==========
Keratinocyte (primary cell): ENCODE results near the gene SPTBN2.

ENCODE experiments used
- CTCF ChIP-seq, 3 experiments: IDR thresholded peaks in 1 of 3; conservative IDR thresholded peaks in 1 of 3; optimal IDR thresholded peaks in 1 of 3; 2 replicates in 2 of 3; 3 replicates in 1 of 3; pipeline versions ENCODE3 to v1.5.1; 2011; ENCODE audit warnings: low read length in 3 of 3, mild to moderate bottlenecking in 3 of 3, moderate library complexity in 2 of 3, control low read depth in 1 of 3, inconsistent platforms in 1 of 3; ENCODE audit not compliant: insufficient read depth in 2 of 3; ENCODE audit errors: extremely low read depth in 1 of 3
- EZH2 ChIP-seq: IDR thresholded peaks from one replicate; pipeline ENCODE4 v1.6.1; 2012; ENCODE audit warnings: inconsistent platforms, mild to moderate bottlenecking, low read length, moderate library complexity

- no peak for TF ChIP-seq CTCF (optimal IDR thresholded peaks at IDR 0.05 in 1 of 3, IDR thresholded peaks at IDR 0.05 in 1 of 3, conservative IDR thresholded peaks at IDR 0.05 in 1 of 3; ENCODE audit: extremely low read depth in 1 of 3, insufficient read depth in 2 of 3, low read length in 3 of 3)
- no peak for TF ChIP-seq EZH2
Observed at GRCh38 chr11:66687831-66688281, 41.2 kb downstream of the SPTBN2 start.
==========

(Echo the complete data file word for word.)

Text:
Keratinocyte (primary cell): ENCODE results near the gene SPTBN2.

ENCODE experiments used
- CTCF ChIP-seq, 3 experiments: IDR thresholded peaks in 1 of 3; conservative IDR thresholded peaks in 1 of 3; optimal IDR thresholded peaks in 1 of 3; 2 replicates in 2 of 3; 3 replicates in 1 of 3; pipeline versions ENCODE3 to v1.5.1; 2011; ENCODE audit warnings: low read length in 3 of 3, mild to moderate bottlenecking in 3 of 3, moderate library complexity in 2 of 3, control low read depth in 1 of 3, inconsistent platforms in 1 of 3; ENCODE audit not compliant: insufficient read depth in 2 of 3; ENCODE audit errors: extremely low read depth in 1 of 3
- EZH2 ChIP-seq: IDR thresholded peaks from one replicate; pipeline ENCODE4 v1.6.1; 2012; ENCODE audit warnings: inconsistent platforms, mild to moderate bottlenecking, low read length, moderate library complexity

- no peak for TF ChIP-seq CTCF (optimal IDR thresholded peaks at IDR 0.05 in 1 of 3, IDR thresholded peaks at IDR 0.05 in 1 of 3, conservative IDR thresholded peaks at IDR 0.05 in 1 of 3; ENCODE audit: extremely low read depth in 1 of 3, insufficient read depth in 2 of 3, low read length in 3 of 3)
- no peak for TF ChIP-seq EZH2
Observed at GRCh38 chr11:66687831-66688281, 41.2 kb downstream of the SPTBN2 start.